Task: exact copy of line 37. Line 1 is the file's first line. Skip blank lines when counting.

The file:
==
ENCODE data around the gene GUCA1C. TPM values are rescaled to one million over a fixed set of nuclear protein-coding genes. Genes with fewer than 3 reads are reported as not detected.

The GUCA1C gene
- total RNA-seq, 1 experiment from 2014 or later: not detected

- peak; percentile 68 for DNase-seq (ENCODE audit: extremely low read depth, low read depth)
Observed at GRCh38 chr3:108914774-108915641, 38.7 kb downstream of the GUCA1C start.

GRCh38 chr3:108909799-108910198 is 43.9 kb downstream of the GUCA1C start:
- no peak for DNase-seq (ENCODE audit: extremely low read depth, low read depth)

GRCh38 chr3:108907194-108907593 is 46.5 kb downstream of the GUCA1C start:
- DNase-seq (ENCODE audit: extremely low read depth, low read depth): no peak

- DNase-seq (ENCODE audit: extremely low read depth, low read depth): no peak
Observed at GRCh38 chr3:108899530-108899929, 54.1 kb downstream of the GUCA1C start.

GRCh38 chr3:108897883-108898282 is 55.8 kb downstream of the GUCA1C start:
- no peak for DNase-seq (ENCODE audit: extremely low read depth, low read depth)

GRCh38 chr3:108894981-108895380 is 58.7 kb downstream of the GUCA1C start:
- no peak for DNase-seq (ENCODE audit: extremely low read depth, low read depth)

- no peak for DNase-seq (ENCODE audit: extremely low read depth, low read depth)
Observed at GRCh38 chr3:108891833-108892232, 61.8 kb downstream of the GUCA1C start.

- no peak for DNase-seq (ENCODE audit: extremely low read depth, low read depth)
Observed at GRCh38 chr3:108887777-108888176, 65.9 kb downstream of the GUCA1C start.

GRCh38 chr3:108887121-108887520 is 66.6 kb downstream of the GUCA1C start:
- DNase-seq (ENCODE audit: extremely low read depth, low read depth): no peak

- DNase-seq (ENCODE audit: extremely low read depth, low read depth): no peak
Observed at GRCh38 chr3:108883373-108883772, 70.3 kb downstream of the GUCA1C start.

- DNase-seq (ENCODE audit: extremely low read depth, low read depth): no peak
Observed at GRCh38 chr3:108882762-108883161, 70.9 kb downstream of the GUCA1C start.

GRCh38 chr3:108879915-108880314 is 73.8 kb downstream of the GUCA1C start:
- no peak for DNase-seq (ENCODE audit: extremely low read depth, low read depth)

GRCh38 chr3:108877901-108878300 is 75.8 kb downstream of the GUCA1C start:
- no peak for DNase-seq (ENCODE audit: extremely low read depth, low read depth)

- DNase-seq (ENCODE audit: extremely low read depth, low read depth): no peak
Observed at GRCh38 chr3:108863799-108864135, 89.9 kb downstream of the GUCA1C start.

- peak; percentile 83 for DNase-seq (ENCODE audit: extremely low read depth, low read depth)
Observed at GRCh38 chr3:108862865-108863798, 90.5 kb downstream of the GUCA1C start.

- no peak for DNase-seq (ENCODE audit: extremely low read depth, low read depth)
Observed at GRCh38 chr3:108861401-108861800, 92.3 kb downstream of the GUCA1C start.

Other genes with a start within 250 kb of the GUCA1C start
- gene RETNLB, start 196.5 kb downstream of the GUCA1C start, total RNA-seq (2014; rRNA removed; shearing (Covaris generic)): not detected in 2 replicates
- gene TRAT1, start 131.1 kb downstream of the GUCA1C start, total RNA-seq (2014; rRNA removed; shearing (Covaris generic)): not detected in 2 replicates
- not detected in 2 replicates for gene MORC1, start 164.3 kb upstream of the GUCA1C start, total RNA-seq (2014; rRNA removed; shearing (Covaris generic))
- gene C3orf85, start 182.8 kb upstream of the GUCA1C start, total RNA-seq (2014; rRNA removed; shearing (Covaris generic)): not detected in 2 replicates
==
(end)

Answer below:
- gene RETNLB, start 196.5 kb downstream of the GUCA1C start, total RNA-seq (2014; rRNA removed; shearing (Covaris generic)): not detected in 2 replicates